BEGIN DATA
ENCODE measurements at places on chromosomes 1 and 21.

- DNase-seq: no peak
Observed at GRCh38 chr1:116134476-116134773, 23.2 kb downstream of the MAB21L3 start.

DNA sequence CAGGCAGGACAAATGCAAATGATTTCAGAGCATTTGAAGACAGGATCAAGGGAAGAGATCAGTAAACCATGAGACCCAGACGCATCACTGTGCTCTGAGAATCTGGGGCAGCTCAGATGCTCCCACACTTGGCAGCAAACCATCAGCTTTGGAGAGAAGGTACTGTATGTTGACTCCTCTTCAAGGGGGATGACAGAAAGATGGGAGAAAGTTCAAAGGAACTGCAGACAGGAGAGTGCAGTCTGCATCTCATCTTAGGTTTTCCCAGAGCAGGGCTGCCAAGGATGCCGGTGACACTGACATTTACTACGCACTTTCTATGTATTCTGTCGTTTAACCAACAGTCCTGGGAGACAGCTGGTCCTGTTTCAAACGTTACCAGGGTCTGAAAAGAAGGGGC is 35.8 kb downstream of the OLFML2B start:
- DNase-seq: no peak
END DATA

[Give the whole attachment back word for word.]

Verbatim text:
ENCODE measurements at places on chromosomes 1 and 21.

- DNase-seq: no peak
Observed at GRCh38 chr1:116134476-116134773, 23.2 kb downstream of the MAB21L3 start.

DNA sequence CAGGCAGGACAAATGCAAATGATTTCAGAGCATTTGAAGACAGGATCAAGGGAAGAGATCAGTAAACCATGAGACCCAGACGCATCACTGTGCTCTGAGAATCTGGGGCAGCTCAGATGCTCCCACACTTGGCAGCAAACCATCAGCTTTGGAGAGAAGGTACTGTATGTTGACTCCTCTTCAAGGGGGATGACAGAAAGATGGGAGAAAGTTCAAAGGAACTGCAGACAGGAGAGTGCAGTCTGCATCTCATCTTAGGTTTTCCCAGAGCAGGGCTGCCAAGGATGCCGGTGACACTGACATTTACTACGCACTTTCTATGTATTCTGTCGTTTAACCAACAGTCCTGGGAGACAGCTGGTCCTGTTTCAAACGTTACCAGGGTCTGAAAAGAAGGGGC is 35.8 kb downstream of the OLFML2B start:
- DNase-seq: no peak